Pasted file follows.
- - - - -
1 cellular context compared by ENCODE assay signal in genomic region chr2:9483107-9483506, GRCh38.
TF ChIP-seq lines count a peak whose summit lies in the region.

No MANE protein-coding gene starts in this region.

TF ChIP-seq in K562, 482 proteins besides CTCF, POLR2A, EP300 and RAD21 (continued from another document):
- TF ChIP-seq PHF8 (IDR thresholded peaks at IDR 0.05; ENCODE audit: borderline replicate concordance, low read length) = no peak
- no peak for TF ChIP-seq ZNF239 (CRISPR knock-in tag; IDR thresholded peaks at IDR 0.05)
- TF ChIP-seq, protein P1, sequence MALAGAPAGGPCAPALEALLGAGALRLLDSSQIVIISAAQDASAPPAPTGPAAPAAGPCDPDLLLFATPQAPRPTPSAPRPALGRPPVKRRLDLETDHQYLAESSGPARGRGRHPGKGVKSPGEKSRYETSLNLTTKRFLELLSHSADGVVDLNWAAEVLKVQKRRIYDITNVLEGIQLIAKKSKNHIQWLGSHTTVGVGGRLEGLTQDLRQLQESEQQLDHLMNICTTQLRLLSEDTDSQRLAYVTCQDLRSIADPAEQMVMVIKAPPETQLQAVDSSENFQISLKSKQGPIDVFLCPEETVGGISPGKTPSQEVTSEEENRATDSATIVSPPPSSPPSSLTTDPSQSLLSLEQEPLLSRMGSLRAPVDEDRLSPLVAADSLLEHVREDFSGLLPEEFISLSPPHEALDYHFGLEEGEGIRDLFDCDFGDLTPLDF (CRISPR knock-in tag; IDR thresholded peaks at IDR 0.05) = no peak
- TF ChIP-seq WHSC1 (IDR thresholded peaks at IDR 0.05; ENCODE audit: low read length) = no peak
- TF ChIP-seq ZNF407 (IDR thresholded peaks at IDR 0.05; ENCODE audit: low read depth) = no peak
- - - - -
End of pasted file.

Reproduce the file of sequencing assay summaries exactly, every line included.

1 cellular context compared by ENCODE assay signal in genomic region chr2:9483107-9483506, GRCh38.
TF ChIP-seq lines count a peak whose summit lies in the region.

No MANE protein-coding gene starts in this region.

TF ChIP-seq in K562, 482 proteins besides CTCF, POLR2A, EP300 and RAD21 (continued from another document):
- TF ChIP-seq PHF8 (IDR thresholded peaks at IDR 0.05; ENCODE audit: borderline replicate concordance, low read length) = no peak
- no peak for TF ChIP-seq ZNF239 (CRISPR knock-in tag; IDR thresholded peaks at IDR 0.05)
- TF ChIP-seq, protein P1, sequence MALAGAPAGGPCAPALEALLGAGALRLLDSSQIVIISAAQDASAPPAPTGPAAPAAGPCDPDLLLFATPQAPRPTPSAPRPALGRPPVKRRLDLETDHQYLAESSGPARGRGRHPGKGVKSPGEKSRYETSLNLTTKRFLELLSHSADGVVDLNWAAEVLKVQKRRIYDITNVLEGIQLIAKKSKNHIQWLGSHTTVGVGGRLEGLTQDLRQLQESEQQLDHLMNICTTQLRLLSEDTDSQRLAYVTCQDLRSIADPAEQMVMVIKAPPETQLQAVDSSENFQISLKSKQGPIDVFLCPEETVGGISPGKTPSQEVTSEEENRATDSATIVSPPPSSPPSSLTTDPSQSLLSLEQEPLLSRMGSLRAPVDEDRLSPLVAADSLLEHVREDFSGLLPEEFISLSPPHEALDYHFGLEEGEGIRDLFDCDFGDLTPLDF (CRISPR knock-in tag; IDR thresholded peaks at IDR 0.05) = no peak
- TF ChIP-seq WHSC1 (IDR thresholded peaks at IDR 0.05; ENCODE audit: low read length) = no peak
- TF ChIP-seq ZNF407 (IDR thresholded peaks at IDR 0.05; ENCODE audit: low read depth) = no peak